Public drinking water utilities are not only concerned about the low detection limits that would stretch the capabilities of the detection instruments, but also about how to communicate the level of risk posed by detection levels as low as 20 ppt to the public.
“The risk communication piece is missing from this guidance,” Roberson said.
Besides, Roberson and other groups representing the public drinking water utilities are concerned about the data's utility.
“The utilities will have the data. There's no centralized place to send this data,” Roberson said.
Currently, community water systems and nontransient community water systems, such as schools and factories supplying their own water, are only required to test for total chromium at the entry points to the distribution systems. But these systems are now being asked to monitor for hexavalent chromium at entry points prior to being treated, after being treated, and while the water is flowing through the distribution systems.
Diane VanDe Hei, executive director for the Association of Metropolitan Water Agencies (AMWA), noted that hexavalent chromium is regulated under EPA's maximum contaminant level (MCL) for total chromium, which was developed based on a health-effect endpoint for hexavalent chromium that is allergic dermatitis.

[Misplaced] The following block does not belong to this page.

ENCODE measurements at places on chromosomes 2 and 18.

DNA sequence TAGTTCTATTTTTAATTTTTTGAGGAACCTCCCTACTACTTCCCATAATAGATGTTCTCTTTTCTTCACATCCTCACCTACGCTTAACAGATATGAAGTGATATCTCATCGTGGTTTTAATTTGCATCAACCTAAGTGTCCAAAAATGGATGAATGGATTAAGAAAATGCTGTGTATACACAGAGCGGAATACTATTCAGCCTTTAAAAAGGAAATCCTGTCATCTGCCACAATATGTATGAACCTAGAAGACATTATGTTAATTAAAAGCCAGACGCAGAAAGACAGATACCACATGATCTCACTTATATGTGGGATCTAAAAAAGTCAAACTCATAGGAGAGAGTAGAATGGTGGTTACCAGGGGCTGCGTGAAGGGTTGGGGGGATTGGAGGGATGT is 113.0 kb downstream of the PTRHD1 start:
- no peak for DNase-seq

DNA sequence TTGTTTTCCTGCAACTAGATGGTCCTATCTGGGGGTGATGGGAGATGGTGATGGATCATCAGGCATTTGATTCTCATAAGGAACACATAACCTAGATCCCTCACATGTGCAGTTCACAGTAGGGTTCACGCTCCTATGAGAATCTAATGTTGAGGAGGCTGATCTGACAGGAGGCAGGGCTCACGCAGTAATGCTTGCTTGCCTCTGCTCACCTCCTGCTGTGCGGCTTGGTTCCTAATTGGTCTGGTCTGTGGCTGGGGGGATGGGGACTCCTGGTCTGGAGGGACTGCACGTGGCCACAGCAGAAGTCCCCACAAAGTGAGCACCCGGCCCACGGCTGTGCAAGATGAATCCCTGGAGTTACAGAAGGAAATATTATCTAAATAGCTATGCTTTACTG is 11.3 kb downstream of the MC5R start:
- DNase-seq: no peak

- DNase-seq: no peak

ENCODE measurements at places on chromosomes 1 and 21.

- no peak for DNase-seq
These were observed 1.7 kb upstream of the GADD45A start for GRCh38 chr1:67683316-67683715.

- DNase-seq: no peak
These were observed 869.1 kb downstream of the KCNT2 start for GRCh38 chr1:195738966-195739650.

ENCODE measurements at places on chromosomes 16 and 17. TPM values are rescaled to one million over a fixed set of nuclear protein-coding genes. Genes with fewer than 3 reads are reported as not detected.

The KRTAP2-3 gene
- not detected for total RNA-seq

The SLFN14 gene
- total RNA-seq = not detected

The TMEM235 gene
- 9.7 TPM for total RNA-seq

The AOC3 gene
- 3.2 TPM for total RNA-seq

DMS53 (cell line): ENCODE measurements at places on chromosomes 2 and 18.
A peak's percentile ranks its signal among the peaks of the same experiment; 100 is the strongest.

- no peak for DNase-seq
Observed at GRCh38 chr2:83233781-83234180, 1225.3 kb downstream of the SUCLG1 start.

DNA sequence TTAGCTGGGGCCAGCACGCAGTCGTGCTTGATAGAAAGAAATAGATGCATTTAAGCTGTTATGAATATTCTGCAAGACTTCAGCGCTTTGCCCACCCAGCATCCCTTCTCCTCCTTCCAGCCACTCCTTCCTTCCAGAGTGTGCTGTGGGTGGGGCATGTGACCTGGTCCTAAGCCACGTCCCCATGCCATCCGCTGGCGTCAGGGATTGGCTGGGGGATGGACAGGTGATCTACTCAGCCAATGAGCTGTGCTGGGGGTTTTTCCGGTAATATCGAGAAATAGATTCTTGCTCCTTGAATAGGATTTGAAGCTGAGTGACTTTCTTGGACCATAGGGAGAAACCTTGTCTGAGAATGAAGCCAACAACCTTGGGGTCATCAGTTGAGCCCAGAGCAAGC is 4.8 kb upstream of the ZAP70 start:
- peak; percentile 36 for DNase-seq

VanDe Hei said EPA is completing a health risk assessment of hexavalent chromium. A health risk assessment under the Safe Drinking Water Act is required before the agency can regulate a contaminant.
“Under the SDWA, there is a scientific process EPA must follow to develop drinking water regulations, and that process is already under way,” VanDe Hei said, adding that the Environmental Working Group, which raised the alarm about this toxic metal, ought to share the data and the methodology upon which it found that hexavalent chromium in 31 samples taken from 35 states were above the levels proposed by California.